Sunday, August 8, 2010

Souls on a verge of a romantic breakdown

MacNicol, Streep, and Kline sitting carelessly on a Brooklyn roof. Being romantic and stuff.

Meryl Streep. Sophie's Choice. Keep freaking out about that performance but...

Sophie's Choice is an extraordinarily uneven film about the lives of three extraordinarily uneven characters.

Stingo (Peter MacNicol) is a naive young man from the south with dreams of becoming a writer. He arrives in Brooklyn, New York in 1940s to fulfill that romantic dream.

At his boarding house, he meets Nathan (Kevin Kline) and Sophie (Meryl Streep), a couple who is complex and fun-loving, volatile and exciting, chaotic and romantic. Nathan and Sophie are unlike anything Stingo has ever seen. They dress up on Sundays, have spontaneous trips to Coney Island, and impromptu celebrations in their room. The film, for that brief period, very much become the American version of Jules and Jim.

Stingo worships Nathan, a man who claims to be a biologist on the verge of a scientific breakthrough. But at the same time, Stingo falls for Sophie, a Polish Holocaust survivor who is more than meets the eye. Nathan, who suffers from periods of paranoia, begins to suspect an affair brewing between Stingo and Sophie.

When Nathan becomes completely unreasonable, Sophie still stands by him. He saved her life upon her arrival to the U.S. He was there for her. She loves him and she knows that, deep down, he loves her, despite his angry accusations.

More is revealed about Sophie's past in the flashback scenes--stories Sophie narrates to a curious Stingo. She was in a Nazi concentration camp and suffered extreme heartbreak. Memories that she could never, ever let go. Memories that made her who she is today.

Except that the Sophie in the war and post-war scenes do not quite connect. Sophie makes similar decisions, thematically, and clings desperately to hope, but she is not a character who rapidly evolves. She, like all the dreamers of 1940s Brooklyn, is a hopeless romantic and has probably always been one. Yes, she suffered many unimaginable hardships, but there is little to indicate that she has changed into a stronger person who can and will stand on her own.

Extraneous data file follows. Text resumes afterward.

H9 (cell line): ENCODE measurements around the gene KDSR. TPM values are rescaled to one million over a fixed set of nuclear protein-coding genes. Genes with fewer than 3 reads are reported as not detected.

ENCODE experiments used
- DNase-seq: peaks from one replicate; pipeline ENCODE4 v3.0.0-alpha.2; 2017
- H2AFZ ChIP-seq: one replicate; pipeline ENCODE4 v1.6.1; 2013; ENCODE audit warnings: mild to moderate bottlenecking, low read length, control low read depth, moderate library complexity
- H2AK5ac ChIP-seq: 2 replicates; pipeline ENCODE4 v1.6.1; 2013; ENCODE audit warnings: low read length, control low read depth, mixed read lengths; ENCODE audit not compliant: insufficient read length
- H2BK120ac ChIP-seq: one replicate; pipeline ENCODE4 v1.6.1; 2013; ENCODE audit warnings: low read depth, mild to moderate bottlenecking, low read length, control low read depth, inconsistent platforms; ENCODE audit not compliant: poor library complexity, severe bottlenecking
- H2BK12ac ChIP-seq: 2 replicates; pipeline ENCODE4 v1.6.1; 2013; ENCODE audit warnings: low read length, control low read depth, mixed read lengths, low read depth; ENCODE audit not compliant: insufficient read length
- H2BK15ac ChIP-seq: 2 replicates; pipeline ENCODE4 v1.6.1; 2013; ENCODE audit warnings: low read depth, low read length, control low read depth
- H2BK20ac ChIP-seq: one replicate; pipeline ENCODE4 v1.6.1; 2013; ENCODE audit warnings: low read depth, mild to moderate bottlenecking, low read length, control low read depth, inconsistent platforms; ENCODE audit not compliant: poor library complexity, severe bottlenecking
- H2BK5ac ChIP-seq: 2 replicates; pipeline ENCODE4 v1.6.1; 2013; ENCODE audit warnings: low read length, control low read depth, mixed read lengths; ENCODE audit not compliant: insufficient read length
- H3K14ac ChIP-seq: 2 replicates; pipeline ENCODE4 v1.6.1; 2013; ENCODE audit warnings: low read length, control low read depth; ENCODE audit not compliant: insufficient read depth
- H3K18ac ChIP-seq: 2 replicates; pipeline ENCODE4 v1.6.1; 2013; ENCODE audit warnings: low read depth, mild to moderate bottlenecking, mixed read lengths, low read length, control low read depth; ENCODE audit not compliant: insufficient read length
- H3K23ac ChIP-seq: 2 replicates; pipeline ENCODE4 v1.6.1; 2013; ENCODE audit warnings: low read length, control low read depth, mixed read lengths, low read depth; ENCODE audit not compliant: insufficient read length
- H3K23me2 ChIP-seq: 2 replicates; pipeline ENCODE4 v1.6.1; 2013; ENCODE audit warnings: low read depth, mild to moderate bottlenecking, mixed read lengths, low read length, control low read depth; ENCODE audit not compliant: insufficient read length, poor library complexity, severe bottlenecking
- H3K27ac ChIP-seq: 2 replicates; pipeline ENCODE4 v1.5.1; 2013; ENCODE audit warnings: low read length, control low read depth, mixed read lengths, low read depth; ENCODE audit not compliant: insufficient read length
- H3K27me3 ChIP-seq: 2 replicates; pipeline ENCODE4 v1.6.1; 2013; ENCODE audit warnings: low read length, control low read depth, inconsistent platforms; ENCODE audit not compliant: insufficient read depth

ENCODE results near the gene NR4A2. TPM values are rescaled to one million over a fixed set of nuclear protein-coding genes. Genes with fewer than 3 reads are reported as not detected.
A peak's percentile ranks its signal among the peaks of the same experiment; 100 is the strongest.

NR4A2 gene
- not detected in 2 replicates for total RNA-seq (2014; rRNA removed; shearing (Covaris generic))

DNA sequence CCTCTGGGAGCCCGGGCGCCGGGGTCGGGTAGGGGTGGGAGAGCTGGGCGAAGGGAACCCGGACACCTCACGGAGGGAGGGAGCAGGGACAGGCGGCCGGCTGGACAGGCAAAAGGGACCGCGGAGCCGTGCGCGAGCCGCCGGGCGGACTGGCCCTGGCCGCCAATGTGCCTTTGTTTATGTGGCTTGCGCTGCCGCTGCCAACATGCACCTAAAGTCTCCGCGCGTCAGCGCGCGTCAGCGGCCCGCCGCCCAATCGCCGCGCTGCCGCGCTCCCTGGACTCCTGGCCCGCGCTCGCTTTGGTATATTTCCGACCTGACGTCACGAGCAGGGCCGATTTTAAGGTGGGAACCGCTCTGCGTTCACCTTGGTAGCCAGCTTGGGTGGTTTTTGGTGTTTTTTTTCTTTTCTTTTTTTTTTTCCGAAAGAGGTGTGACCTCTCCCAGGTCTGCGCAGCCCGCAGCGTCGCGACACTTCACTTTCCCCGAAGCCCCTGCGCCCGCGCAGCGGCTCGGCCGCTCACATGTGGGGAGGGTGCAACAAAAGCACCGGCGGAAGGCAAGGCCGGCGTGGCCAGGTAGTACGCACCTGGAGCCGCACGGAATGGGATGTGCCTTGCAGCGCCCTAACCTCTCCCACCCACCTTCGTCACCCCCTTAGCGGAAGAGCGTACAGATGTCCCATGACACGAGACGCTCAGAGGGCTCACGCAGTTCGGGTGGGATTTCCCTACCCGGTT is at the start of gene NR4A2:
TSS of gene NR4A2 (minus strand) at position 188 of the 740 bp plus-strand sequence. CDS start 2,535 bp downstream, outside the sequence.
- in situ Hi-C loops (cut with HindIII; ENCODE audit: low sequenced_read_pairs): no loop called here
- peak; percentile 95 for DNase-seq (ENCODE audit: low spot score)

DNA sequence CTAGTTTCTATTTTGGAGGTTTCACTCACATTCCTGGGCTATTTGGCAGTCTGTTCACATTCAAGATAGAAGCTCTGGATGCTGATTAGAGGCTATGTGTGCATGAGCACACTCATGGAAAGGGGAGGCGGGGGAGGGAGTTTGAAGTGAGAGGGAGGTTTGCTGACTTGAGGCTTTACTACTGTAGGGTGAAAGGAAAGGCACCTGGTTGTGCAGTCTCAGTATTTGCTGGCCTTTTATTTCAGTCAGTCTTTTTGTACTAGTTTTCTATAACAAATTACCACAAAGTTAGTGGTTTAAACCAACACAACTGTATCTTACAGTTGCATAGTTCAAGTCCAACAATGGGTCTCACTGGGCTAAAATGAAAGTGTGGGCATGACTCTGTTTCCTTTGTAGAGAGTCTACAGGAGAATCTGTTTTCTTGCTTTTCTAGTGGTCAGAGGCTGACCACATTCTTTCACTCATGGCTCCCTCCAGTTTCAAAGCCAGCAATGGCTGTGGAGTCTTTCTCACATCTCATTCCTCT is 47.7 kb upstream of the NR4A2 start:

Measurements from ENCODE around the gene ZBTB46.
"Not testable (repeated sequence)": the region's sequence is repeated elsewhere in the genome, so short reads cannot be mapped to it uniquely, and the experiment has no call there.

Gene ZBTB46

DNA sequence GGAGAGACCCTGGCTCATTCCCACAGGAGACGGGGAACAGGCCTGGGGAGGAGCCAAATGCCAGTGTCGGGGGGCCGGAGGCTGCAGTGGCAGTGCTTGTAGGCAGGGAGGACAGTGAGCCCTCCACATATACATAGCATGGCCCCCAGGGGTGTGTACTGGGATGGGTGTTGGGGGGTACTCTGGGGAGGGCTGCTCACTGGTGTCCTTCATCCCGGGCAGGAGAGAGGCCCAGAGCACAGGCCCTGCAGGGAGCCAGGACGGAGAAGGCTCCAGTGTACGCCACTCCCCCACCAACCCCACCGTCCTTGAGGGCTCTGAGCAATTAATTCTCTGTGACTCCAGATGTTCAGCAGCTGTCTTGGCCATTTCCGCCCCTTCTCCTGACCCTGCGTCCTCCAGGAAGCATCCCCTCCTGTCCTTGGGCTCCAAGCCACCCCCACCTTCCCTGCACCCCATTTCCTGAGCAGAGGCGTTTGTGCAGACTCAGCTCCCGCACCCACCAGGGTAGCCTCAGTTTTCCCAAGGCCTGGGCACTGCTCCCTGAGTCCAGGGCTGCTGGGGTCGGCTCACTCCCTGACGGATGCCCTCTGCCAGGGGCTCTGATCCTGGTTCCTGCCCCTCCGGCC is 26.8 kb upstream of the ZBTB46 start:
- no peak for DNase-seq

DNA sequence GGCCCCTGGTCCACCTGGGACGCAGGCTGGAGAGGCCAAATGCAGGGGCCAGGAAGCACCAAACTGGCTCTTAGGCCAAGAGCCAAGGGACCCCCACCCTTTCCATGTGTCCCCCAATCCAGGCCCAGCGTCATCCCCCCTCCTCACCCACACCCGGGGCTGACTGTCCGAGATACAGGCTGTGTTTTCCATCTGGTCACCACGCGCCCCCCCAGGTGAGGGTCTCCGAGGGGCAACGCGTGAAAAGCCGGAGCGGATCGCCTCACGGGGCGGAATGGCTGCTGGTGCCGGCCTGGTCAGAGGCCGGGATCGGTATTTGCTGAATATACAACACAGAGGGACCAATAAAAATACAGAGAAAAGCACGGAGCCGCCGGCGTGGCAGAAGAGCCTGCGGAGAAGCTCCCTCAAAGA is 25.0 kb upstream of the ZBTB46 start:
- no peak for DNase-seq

Streep's performance in this film has become legendary. And yes, she is, indeed, very good, but not exactly "the best performance of all-time" material. She takes on a Polish accent, yes, but I have no idea whether or not it is authentic. But Sophie is not a passionate or admirable character. In fact, Sophie is surprisingly passive, dependent, and, in a way, a weak character who hopes for the best, but takes no action to assure the desired outcome. I understand there are many people like that, but here is a woman who has gone through so much and seem to have learned so little.

The harrowing scene near the conclusion is also legendary. But that scene, while wonderfully directed, heartbreaking, and features a spectacular performance by the child actress (Jennifer Lawn) who portrays Sophie's daughter, comes much too out-of-blue to be considered a strong scene in the context of the film.

Kline is full of enthusiasm and bursting with energy. His Nathan boasts of this primitive, romantic nature of a classic bohemian lifestyle. Nathan is an interesting character, but sometimes, it feels like the film just only scratched the surface of his poor, artistic soul. There is more about Nathan than meets the eye, and thanks to Kline, a glimmer of that is revealed.

MacNicol's Stingo, the bland Nick to Nathan's adventurous Gatsby, is passive, boring, and the very last person I would like to hear this story from. Stingo wants to experience life, but he is so two-dimensional and blandly eager, that he comes off as childish and self-pitying. He writes a story about his mother's death and by Nathan's reaction in a moment of insanity, he seems to feel more sorrow for himself than his dead mother. That is Stingo in a neat little nutshell.

The film, weakly woven together by director Alan J. Pakula, yet beautifully shot by Nesto Almendors and features a glorious score by Marvin Hamlisch, is a mixed bag of sorts. There are times where the film almost achieves what it hopes to achieve, which is a expose about the hopelessly romantic and their tortured lives, but the result is a barely beating heart of three hopeless, unfortunate souls who sought solace in the most questionable places. C


  1. Interesting perspective. I like Paluka and I remember liking this film a little, Meryl was good, great even but that was one hell of a year for actresses and I still think I like Jessica Lange in Frances and Julie Andrews in Victor Victoria more - but I haven't seen any of the three in years.

  2. Its really a great think When Nathan becomes completely unreasonable, Sophie still stands by him. Very romantic feelings.